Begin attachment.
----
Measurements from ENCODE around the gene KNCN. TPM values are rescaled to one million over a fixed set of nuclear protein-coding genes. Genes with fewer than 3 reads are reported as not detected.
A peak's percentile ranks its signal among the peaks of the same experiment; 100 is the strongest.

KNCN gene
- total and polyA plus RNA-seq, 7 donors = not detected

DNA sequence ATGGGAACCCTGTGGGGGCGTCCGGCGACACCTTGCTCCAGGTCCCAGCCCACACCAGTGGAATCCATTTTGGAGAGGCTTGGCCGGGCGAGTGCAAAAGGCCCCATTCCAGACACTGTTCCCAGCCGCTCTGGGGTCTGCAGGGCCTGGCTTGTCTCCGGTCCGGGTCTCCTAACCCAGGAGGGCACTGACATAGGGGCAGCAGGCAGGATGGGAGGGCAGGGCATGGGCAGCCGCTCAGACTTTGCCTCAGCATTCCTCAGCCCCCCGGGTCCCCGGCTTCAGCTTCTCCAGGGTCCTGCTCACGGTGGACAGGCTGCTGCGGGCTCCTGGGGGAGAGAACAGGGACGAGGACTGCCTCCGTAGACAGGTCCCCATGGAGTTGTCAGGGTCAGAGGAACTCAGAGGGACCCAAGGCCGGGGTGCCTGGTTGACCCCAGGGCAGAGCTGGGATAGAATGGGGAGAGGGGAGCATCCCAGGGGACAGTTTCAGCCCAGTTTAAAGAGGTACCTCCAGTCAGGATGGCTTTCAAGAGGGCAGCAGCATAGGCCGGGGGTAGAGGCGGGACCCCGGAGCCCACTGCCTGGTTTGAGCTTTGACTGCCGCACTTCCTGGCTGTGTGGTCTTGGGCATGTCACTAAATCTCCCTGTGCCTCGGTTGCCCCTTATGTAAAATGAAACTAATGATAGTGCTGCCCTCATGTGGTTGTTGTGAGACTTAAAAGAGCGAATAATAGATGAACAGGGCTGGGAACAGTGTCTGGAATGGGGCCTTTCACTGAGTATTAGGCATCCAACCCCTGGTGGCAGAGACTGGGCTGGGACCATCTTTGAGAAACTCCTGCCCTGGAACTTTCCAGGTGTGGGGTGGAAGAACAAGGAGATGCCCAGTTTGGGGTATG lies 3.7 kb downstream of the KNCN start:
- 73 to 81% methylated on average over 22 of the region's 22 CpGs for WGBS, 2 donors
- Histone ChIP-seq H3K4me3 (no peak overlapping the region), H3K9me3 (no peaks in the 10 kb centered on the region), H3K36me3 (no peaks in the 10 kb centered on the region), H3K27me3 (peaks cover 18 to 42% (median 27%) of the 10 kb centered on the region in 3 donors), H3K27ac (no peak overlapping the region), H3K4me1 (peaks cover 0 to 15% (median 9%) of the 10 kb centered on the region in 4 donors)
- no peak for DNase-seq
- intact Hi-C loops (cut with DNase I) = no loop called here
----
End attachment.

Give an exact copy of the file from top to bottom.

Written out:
Measurements from ENCODE around the gene KNCN. TPM values are rescaled to one million over a fixed set of nuclear protein-coding genes. Genes with fewer than 3 reads are reported as not detected.
A peak's percentile ranks its signal among the peaks of the same experiment; 100 is the strongest.

KNCN gene
- total and polyA plus RNA-seq, 7 donors = not detected

DNA sequence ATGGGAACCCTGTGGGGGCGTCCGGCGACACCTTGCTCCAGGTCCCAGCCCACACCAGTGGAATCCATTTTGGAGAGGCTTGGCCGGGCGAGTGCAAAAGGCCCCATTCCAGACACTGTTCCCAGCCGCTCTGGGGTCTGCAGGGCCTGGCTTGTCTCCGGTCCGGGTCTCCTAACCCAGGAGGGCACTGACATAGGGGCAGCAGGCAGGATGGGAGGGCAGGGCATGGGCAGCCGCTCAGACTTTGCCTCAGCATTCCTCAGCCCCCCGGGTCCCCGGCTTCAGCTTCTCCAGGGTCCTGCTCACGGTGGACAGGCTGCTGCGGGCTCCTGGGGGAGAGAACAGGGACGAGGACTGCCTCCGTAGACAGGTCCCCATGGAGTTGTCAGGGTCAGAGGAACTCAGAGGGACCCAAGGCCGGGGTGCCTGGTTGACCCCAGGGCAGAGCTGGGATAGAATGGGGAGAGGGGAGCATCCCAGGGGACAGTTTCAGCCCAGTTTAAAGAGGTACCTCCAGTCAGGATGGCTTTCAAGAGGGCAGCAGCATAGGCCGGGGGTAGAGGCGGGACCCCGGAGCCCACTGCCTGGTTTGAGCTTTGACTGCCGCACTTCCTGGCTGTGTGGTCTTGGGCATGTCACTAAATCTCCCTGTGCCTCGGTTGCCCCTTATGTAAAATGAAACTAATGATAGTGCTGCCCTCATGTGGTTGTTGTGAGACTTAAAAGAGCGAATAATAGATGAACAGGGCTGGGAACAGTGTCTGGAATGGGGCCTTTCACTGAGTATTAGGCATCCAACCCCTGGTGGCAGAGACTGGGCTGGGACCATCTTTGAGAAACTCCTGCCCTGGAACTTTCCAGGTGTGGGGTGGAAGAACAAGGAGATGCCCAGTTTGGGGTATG lies 3.7 kb downstream of the KNCN start:
- 73 to 81% methylated on average over 22 of the region's 22 CpGs for WGBS, 2 donors
- Histone ChIP-seq H3K4me3 (no peak overlapping the region), H3K9me3 (no peaks in the 10 kb centered on the region), H3K36me3 (no peaks in the 10 kb centered on the region), H3K27me3 (peaks cover 18 to 42% (median 27%) of the 10 kb centered on the region in 3 donors), H3K27ac (no peak overlapping the region), H3K4me1 (peaks cover 0 to 15% (median 9%) of the 10 kb centered on the region in 4 donors)
- no peak for DNase-seq
- intact Hi-C loops (cut with DNase I) = no loop called here